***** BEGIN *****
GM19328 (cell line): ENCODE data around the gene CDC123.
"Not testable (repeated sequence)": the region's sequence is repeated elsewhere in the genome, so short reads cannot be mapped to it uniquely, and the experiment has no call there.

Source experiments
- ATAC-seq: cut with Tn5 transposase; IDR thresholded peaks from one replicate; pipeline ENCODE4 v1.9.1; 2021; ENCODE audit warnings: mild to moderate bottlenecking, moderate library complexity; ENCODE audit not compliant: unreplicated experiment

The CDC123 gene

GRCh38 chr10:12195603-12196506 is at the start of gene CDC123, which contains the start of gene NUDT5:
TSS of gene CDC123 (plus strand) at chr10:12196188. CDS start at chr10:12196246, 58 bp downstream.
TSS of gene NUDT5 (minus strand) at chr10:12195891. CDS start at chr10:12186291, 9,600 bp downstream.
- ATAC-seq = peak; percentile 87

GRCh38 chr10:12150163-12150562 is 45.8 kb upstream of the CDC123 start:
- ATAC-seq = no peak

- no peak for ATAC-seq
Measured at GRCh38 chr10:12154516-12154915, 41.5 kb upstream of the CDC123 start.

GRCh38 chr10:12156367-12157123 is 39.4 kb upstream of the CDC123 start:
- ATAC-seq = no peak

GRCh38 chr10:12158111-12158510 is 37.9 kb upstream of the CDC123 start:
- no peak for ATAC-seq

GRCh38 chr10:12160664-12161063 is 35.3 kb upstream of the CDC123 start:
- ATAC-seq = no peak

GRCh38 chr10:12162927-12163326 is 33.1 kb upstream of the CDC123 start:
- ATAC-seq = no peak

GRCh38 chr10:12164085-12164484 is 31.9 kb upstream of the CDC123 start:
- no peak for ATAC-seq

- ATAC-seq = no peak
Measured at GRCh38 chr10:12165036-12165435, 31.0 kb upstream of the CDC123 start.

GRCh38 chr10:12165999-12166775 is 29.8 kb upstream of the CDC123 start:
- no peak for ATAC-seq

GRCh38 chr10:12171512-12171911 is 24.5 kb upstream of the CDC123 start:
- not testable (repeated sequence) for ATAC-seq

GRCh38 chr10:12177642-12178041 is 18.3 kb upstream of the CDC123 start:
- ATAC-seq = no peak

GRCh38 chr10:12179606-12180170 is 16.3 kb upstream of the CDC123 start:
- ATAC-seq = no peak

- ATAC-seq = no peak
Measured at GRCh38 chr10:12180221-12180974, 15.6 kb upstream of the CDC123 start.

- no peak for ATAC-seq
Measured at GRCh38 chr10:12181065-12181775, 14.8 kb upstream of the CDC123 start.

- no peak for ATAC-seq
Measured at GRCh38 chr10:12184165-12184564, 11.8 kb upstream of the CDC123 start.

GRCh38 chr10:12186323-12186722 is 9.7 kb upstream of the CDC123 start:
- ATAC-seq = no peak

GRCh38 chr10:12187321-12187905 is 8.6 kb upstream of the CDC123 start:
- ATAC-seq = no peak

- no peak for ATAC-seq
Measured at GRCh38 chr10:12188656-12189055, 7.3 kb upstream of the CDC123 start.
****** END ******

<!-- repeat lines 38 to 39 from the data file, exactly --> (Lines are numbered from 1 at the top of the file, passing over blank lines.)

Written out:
- no peak for ATAC-seq
Measured at GRCh38 chr10:12184165-12184564, 11.8 kb upstream of the CDC123 start.